British entrepreneur Richard Koch has invented the “80/20 Principle” that argues we get 80% of our work done in 20% of our work time, and the remaining 20% of our work gets done in 80% of the time. Israel’s official work week is 43 hours long, but many Israelis work many more hours than what’s common in the OECD, and still, productivity in Israel is low. The question organized Labor and the employers have been debating over the past few weeks, ahead of upcoming legislation to modify the Israeli work week, has been: will a shorter week reduce even further or enhance productivity?
On Sunday, the Ministerial Legislative Committee headed by Justice Minister Ayelet Shaked (Habayit Hayehudi) is expected to debate four different proposals dealing with the shorter work week. The leading bill, submitted by MK Eli Cohen (Kulanu) and endorsed by a number of MKs, proposes starting the shorter work week reform with one Sunday off every two months.
“Initially, we were talking about one long weekend a month, starting Thursday night and going through Monday morning,” Cohen said in a recent interview on Radio 103FM. However, he explained, “after many debates, which included Histadrut trade union Chairman Avi Nissenkorn and representatives of the Israeli industrialists and other players, we’ve formed the proposal we’re submitting to the ministerial committee, which talks about six long weekends a year.”
The employers’ organizations object to the move, but by week’s end it appeared they’d acquiesce, after the threat of 12 long weekends was reduced by half. They estimate the damage to the economy at about $2 billion annually. It’s interesting to see that in addition to traditional capitalist employers organizations such as the Manufacturers Association, and the Chamber of Commerce, the long weekend enemies also include the Kibbutz Industries Association and the Farmers’ Union. We expect that more than a few Labor Zionists, including former Histadrut chairmen David Ben-Gurion, are rolling in their grave.
The average OECD work week is between 35 and 40 hours, and Israeli workers receive fewer religious and state holidays than their OECD counterparts. And yet, despite their shorter work week, German and American workers’ productivity is significantly higher than in Israel. Is this counterintuitive?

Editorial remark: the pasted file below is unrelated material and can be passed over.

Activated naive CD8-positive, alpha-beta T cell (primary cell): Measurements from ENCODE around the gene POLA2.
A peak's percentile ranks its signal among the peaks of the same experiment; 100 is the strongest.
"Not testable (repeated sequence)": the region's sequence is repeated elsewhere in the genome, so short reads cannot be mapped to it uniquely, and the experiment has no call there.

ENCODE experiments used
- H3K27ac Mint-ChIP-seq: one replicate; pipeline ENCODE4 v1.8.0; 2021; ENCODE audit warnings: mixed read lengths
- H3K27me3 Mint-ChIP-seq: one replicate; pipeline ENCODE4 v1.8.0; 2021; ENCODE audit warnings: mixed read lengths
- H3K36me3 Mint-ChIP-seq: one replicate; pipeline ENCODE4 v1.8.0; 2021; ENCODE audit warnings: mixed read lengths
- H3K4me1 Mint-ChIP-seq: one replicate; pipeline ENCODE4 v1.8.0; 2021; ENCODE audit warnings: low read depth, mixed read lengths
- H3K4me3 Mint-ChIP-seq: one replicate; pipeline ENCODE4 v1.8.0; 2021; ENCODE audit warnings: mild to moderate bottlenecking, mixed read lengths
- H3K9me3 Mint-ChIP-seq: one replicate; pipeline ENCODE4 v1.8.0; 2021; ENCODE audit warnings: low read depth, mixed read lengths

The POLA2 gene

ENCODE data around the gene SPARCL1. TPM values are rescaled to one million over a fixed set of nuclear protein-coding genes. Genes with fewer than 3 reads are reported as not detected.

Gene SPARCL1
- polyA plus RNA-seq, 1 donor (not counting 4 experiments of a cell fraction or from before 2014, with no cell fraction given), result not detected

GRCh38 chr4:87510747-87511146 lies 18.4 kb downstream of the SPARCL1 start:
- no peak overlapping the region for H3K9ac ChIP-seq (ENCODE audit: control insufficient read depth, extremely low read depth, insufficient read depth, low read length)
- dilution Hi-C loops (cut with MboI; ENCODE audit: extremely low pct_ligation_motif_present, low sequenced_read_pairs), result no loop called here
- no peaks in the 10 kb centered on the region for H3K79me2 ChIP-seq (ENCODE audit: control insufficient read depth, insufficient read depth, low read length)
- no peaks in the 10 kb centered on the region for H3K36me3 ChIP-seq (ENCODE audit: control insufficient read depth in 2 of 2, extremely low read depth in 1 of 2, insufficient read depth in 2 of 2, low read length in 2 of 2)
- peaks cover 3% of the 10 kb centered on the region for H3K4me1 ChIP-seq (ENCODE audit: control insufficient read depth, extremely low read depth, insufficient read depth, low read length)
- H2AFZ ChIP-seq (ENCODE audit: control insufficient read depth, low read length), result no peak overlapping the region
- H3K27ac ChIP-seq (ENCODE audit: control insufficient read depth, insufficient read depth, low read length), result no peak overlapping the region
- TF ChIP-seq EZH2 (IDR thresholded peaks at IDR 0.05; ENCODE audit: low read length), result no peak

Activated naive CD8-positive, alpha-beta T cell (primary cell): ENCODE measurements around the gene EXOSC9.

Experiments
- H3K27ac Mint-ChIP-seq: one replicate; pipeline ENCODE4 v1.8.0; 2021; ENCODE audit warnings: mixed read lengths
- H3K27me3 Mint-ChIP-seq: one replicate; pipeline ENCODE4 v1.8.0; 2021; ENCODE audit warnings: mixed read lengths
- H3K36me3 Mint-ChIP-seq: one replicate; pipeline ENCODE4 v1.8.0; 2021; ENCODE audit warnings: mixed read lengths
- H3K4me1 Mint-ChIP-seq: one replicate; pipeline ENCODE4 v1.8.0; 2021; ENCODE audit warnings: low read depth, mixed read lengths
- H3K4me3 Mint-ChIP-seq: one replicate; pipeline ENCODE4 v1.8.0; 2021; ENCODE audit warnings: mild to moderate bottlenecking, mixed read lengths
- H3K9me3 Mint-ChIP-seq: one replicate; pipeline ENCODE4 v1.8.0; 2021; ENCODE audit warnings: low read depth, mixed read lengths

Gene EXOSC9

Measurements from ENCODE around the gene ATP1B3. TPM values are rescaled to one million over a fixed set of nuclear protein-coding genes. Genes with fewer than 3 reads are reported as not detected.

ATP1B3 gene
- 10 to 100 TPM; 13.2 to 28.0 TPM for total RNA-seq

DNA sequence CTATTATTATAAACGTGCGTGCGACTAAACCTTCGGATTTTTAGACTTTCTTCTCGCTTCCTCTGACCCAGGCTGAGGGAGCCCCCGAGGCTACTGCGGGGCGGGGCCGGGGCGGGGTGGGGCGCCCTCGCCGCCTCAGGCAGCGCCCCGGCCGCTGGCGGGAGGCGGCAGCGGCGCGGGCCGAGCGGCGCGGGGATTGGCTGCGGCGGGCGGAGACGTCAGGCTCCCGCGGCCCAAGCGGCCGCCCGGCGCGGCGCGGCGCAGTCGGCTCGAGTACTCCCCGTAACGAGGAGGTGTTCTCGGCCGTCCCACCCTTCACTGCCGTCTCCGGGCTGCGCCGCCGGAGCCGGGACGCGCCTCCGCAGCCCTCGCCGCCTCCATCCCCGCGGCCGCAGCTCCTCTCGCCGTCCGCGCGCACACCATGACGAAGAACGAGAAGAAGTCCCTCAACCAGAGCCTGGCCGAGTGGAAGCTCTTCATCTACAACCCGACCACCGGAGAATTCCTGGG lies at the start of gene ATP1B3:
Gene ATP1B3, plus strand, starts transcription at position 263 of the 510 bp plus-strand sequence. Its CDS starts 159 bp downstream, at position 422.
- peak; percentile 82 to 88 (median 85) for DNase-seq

Stanford University Professor John Pencavel has argued that working longer hours increases fatigue and stress that leads to a greater probability of errors and accidents that will decrease productivity. Likewise, Marianna Virtanen of the Finnish Institute of Occupational Health found that overwork can result in health problems leading to absenteeism, greater employee turnover rates, and higher health insurance costs. A 2013 paper by the New Zealand Productivity Commission showed that working longer hours does not make people more productive.
A recent study by the OECD revealed that more productive workers tend to work less: while Greek workers put in an average of 2,000 hours of work per year, Germans worked only 1,400 hours per year and were 70% more productive. More productive workers tend to be better paid, not worse, contrary to what the Israeli employers are predicting, and the correlation between higher productivity and fewer hours worked is due to the reduced fatigue and stress from working less.
CEO Maria Brath of the tech start-up Brath has implemented a six-hour, as opposed to an eight-hour, work day, claiming that her employees get more done in that time than comparable companies do in the longer work day. Treehouse, an online interactive education platform, uses a four-day work day and claims that employee morale, retention, and quality of output, have all improved. (Source: Investopedia)
Will Israel, known for its national obsession with plunging into new, radical changes, take on this moderate change? We’ll know more on Sunday.